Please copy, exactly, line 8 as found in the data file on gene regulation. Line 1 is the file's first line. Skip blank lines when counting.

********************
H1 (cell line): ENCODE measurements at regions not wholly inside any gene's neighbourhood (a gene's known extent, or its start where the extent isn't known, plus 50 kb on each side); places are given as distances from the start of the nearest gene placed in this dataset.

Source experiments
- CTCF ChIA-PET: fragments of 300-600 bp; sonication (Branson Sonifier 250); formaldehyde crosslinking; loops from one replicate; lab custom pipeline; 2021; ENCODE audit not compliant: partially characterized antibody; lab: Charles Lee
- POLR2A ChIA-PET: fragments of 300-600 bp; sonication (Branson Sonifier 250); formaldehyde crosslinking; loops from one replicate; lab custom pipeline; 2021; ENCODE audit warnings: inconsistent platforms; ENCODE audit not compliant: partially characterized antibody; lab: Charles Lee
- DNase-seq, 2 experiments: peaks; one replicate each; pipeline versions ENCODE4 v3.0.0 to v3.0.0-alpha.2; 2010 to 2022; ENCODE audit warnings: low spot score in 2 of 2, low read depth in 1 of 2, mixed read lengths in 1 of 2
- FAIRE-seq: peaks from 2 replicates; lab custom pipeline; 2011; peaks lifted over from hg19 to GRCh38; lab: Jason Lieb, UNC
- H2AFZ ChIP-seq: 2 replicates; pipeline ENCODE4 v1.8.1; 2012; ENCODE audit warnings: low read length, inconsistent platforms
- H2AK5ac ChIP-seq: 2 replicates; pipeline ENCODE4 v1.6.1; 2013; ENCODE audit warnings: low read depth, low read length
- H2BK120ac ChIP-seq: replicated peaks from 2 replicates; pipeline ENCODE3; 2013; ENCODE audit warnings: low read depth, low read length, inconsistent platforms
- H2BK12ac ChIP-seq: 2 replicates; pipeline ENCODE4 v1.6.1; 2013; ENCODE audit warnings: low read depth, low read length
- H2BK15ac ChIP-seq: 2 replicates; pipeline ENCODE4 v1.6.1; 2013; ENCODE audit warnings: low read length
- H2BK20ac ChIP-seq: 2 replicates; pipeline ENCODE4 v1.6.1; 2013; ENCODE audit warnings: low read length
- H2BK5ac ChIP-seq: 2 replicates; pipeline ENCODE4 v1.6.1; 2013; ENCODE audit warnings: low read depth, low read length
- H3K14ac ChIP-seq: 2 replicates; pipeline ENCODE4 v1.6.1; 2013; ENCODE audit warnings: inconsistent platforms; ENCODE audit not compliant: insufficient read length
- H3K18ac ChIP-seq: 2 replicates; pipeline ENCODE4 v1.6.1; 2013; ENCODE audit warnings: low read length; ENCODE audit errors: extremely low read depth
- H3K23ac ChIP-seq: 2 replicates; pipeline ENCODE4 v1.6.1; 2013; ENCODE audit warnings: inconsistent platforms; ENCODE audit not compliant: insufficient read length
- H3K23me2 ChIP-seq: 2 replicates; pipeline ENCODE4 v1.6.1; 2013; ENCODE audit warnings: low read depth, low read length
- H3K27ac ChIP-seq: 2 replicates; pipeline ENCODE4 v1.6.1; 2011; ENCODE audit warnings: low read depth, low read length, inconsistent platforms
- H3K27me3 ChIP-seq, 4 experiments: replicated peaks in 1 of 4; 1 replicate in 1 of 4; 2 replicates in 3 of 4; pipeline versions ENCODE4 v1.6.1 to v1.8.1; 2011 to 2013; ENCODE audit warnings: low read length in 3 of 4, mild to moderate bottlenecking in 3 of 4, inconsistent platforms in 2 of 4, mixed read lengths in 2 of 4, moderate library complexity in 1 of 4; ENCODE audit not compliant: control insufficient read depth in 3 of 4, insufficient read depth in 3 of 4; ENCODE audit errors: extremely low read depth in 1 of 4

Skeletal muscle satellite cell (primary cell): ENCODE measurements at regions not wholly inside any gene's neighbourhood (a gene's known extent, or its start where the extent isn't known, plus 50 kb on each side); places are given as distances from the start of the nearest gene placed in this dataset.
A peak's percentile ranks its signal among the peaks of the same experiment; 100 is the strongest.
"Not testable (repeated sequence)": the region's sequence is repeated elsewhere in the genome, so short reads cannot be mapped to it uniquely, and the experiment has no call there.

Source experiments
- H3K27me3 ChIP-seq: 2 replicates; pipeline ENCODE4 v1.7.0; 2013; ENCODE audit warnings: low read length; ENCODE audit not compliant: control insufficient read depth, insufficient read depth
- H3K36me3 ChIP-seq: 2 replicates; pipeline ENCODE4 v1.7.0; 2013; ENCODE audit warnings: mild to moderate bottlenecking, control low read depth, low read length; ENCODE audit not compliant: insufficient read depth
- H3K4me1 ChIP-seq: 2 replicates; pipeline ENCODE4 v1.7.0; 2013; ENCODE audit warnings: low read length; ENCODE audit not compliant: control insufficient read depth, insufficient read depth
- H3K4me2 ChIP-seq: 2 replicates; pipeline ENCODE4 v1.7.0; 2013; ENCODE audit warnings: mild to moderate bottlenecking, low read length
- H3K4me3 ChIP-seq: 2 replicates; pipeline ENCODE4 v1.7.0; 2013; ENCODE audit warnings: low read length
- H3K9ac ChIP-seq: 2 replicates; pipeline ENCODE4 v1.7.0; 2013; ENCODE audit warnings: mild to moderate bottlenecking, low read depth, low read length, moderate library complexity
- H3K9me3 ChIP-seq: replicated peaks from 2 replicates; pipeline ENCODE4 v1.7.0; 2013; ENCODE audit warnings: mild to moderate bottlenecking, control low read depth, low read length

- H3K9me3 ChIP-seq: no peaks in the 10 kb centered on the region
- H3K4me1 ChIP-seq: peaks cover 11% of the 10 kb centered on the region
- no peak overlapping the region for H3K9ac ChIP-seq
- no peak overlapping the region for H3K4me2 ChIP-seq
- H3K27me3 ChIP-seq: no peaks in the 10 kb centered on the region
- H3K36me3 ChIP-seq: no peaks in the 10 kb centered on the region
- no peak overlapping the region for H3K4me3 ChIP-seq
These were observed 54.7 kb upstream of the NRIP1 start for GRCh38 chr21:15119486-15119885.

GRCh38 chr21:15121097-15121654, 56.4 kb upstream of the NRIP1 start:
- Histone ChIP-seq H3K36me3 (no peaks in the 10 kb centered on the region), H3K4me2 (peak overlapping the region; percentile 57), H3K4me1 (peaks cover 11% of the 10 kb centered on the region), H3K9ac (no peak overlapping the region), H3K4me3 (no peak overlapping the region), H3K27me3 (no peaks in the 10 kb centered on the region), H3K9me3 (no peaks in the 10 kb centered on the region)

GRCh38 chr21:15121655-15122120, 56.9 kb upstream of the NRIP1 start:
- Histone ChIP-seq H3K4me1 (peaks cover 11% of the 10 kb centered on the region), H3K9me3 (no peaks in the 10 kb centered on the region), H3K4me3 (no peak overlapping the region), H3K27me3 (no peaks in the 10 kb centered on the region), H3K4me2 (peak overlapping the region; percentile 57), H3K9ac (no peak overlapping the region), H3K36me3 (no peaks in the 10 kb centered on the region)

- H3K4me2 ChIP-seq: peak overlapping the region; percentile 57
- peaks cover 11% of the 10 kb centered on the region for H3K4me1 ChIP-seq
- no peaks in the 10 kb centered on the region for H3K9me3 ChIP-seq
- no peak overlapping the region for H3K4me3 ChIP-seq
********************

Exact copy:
- H2AK5ac ChIP-seq: 2 replicates; pipeline ENCODE4 v1.6.1; 2013; ENCODE audit warnings: low read depth, low read length